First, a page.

The Israeli election has just ended, the polls have closed. At the moment all three of the Israeli television networks’ news programs have given a slight edge to Binyamin Netanyahu and his Likud Party. The three channels predict, based to the exit polls, 31 seats for the Likud and 61 seats for Netanyahu’s right wing block.
But this depends on what the right wing Yamina Party does. Netanyahu needs it to form a new government. The polls show it getting 6 or 7 seats. A disappointing finish for a party which polled as high as 12 seats not that long ago. But the big surprises of the evening went to the left wing Meretz Party and the center parties New Hope and Blue and White. Benny Gantz, Israel’s current minister of defense, led his party to a stunning seven seats in the next Knesset. This after the polls recently showed the Blue and White Party on the edge of failing to pass the minimum 3.25% minimum vote threshold to get into the Knesset.
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Another stunner is the Meretz Party which could end up with as many as seven seats as well. This Party was expected to barely make it past the minimum threshold, if at all. The Labor Party is also expected to get seven seats. The Labor and Meretz ran a joint list in the last elections and only gained seven seats in total. So now, running separately again, they have doubled their representation.
And now for the big losers. First is Gideon Saar’s New Hope Party. Saar was once a star in the Likud Party and thought to be its future leader. But Binyamin Netanyahu does not like it when people get to be popular enough to challenge him. So the two men clashed and Saar eventually left the party.
This year he established a new party which leapt out from the starting get neck and neck with Yair Lapid’s Yesh Atid Party. Some polls early on showed it getting as many as 20 seats. Today it is expected to finish with just six seats. There will surely be a great deal of speculation on the part of political analysis in the coming days explaining why this happened.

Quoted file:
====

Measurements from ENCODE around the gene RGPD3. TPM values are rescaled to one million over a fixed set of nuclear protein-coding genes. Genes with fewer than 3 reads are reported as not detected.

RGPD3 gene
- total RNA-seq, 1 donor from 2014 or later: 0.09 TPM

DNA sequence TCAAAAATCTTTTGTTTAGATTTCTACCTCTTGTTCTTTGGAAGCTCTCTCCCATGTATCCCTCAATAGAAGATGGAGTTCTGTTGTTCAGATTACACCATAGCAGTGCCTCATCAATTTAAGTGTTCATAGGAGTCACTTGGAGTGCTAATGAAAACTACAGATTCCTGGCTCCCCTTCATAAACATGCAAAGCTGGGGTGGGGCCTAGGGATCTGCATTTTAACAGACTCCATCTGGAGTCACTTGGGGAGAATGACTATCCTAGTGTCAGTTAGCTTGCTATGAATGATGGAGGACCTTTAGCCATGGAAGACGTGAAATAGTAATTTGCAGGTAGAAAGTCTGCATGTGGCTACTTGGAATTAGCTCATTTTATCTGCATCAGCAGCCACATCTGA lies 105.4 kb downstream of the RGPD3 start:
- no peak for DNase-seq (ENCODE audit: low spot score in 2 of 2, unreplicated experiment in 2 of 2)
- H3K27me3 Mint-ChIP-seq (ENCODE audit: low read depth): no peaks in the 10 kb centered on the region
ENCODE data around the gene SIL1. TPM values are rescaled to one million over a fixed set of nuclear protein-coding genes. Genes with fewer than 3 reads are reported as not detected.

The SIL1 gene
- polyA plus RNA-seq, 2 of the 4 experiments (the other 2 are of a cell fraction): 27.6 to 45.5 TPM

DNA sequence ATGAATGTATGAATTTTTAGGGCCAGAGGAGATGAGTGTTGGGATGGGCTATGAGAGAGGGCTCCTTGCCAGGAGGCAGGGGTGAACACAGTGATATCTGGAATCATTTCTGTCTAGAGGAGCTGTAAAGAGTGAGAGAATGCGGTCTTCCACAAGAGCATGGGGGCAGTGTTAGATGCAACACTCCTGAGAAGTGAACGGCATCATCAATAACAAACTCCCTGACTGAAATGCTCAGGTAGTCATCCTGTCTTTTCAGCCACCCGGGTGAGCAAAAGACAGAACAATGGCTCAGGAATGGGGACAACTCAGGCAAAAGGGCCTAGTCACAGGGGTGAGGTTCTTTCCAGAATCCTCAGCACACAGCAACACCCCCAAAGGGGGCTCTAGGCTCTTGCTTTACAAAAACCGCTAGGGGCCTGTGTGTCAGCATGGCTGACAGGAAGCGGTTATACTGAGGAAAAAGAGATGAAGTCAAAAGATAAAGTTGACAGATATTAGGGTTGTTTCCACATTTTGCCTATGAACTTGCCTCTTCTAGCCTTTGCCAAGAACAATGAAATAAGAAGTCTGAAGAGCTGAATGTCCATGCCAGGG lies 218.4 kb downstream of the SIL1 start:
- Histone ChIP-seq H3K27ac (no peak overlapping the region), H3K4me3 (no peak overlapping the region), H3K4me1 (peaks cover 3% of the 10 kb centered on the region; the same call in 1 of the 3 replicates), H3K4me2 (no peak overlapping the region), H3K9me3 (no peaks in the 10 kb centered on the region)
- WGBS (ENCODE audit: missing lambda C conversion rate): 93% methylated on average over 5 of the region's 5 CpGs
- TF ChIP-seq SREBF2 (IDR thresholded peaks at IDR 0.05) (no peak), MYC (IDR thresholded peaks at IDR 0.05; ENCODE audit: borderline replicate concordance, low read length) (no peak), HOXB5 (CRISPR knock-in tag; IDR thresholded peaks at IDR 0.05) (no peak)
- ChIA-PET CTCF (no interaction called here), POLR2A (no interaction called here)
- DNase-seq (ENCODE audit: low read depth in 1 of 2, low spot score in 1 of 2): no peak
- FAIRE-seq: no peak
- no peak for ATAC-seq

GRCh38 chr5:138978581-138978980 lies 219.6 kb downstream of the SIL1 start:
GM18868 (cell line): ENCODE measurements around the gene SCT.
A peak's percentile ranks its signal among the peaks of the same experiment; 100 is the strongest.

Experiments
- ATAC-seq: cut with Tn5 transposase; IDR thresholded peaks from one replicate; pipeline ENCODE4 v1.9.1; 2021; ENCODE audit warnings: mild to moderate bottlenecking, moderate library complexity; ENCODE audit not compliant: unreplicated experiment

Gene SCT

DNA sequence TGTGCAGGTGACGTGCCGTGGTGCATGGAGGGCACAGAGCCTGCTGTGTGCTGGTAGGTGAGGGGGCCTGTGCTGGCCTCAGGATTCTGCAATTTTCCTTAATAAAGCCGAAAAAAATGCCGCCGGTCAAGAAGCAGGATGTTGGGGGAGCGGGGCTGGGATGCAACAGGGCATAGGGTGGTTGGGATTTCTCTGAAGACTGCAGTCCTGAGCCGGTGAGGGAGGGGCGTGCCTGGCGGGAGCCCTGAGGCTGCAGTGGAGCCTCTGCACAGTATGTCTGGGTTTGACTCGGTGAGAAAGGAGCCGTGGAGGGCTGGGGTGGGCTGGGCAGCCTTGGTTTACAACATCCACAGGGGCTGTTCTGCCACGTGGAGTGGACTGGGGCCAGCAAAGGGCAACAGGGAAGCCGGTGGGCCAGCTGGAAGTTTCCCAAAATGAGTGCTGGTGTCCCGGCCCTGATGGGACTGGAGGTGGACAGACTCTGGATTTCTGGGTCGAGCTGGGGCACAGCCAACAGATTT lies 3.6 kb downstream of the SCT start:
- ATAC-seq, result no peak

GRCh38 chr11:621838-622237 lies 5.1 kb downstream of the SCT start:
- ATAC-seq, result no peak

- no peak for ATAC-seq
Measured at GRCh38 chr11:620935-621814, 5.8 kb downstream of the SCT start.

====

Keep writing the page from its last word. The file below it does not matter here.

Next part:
But the biggest loser is the Arab Ra’am Party. In the last elections it ran on a joint list with three other parties called simply Joint List. Together they gained 15 seats. Today they Ra’am Party failed to pass the threshold while running independently. At the moment the Joint List is at best predicted to get 9 seats in total. So the Arab parties are looking at a net loss of 6 seats. These seats obviously went over to the smaller parties which did pass the threshold.
This is because the current estimates are based on the distribution of seats in the next Knesset after all the votes which went to parties that failed to pass the threshold are discounted. The more of such votes – called wasted votes in Israel – there are, the more seats end up going to other parties.
So what happens now? Well, we wait. First it will take at least until tomorrow night to get the final vote totals. Then we will know if Netanyahu can form a government. And then he will still need Naftali Bennet’s support.
So in spite of his failing to grow his party’s representation from the six seats it currently holds, Naftali Bennet is still in a great position to make demands of Netanyahu. The other parties aligned with the Likud have nowhere else to go. Yair Lapid is not likely to give in to any of the demands of Israel’s ultra-orthodox parties which currently look to get at least 15 seats between them, even if they should abandon Netanyahu. And Bennet does not have enough seats to give the anti-Netanyahu block a government without the Arab Joint List. His party is right-wing and so it is unlikely they would sit together in any coalition.
Interestingly, the Likud stands to lose as many as five seats from its current total of 36. Yet the two parties Blue and White and Yesh Atid, which ran together in 2020, may get as many as 27 seats between them this time. Add to that the six seats gained by the new anti-Netanyahu party New Hope and the three parties together may have more total seats than in 2020
Do not look for Yvette Lieberman to bring his Israel Our Home Party’s seven seats into a Netanyahu government. He stood by his pledge not to join a Netanyahu government the last three times. He did so a year ago even after Benny Gantz broke his no Netanyahu pledge and joined the Likud led government. He did so even after Amir Peretz broke his promise not to take his Labor Party into a Netanyahu government.
And don’t expect Gideon Saar to join Netanyahu either. Both he and Lieberman saw what happened the last time to Gantz and Peretz when they broke their promises. To date, both Gantz and Peretz have probably heard countless people tell them an innumerous number of times “told you so!”